The chief hazard that confronted Montagu in establishing himself as the effective Commander in Chief of the fleet was the presence of Sir John Lawson in that very capacity. Lawson, it will be remembered, had refused to go as Blake’s Vice-Admiral to the Med on grounds that were manifestly political and had resigned his commission. A year later he had been briefly taken into custody on suspicion of being involved in a Fifth Monarchy conspiracy against the Protectorate and had not been subsequently employed by either Oliver or Richard. On Richard’s fall he had at once been recalled by the Rump to command the fleet in the Channel, obviously as a counterweight to Montagu the commanding the fleet that had been sent to the Sound. On Montagu’s return and dismissal he had been confirmed as sole Commander in Chief and demonstrated his loyalty to his Republican employers by bringing the fleet into the Thames and threatening a complete blockade of London when the Army leaders turned the Rump out. On the face of it he had acted in naval terms exactly as Monck had in bringing his troops to the defence of the Government against a military coup. But everyone knew that Lawson was a strong partisan of left-wing opinions in politics and religion and no one knew whether Monck had any opinions at all.

In this way Lawson had provided Montagu with his card of re-entry…elected a member of the new Council of State from which Lawson had been dropped…Lawson was a popular officer, a bred seaman not a government nominee. He had shown that he was ready to risk his position for his beliefs.

…(23rd March Montagu/Pepys on the Swiftsure Lawson came aboard)…This was a great point gained for though Lawson had not concealed his strong Republican sympathies no one thought him devious. He might not like the way things were going but there was no reason why he should not, like many others, accept what he saw he could not alter. In fact he was to prove a loyal and successful flag officer in the navy of the Restoration.

…Montagu can justly claim credit for achieving this delicate transition but it would hardly have been so swift and painless without Lawson’s support. Clearly the two men got on…

Michael Robinson  •  Link

Per L& M Companion:

" ... He was particularly concerned with Tangier as one of the contractors for the mole. ... He died far from wealthy but not penniless. His pension (L500 p.a.) was continued (since he had died in service.) He had two houses, and an interest in a ballast quay and the Tangier mole. ... The Mr. Lawson who was involved in the settling of his affairs after his death was either his cousin John Lawson, grocer, or the grocer's son James. Both were overseers of his will. The father received under the will a velvet coat and a 'flea-bitten gelding.' "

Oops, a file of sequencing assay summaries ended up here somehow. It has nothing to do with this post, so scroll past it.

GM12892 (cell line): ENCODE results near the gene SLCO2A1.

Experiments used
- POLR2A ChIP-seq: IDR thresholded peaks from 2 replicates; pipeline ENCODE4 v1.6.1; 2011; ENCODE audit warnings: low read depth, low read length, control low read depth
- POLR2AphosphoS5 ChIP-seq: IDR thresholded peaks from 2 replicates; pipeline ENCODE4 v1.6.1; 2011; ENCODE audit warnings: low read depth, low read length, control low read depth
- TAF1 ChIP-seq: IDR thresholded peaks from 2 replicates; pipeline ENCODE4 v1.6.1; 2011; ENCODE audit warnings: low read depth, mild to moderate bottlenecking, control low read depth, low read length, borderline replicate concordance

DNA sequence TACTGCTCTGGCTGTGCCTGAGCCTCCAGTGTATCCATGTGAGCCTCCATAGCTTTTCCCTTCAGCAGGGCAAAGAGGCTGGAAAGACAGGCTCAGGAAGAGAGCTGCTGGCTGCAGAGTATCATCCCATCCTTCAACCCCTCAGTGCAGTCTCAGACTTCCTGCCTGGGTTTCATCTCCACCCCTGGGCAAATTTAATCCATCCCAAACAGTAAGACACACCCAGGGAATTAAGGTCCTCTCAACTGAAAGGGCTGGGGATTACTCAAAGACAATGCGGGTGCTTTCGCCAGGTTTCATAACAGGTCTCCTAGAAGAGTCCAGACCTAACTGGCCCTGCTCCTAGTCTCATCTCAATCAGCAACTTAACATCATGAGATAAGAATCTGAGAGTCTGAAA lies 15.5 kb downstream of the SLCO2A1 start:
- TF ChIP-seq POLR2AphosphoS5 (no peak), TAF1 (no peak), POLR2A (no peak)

Second Reading

Bill  •  Link

Lawson, therefore, once among the foremost supporters of what was called the commonwealth, seeing at length the erroneous principles of his own politics, honestly and wisely came, very early, into the measures taken by Monk for the demolition of that tyranny which he himself had, among others, contributed to erect and aggrandize. On the return of admiral Montague from the Baltic, Lawson was pitched upon, by the parliament, as the fittest person to take the command of the fleet: and from the measures so prudently concerted between admiral Montague, general Monk, and himself, the restoration of monarchy was effected with a tranquillity displeasing to some, and astonishing to all; a tranquillity which added new lustre to the characters of those who had, with such prudence, projected, and with so much firmness executed so great an undertaking. One of the first acts of royalty exercised by Charles, after the parliamentary acknowlegement of his office and authority, was that of conferring knighthood on Lawson, a moderate compensation, perhaps, for the services rendered by him, yet strongly indicative of their intrinsic worth, from the time and manner in which it was bestowed. Charles, however, had scarce taken possession of his throne, when he gave sir John Lawson a more substantial proof of his good opinion, by appointing him a commissioner of the navy. Very soon afterwards he was sent vice-admiral, under the earl of Sandwich, into the Mediterranean, and, after having assisted in the demolition of the Algerine shipping, was left, by the earl, with a squadron to harrass the enemy and protect our own trade. This service he most effectually performed; but, during the time he was engaged in it, a misunderstanding arose between him, and the Dutch admiral, De Ruyter, respecting a naval compliment, a salute, which afforded the latter a pretext for withdrawing himself; and, at a future day, one to king Charles, for declaring war against the States. The conduct of sir John, in this disagreable affair, is, however, to be attributed to its true cause, not to any captious turn in the temper of the admiral himself, but to his positive orders, not to return the salute to the ships of any prince or state whatsoever.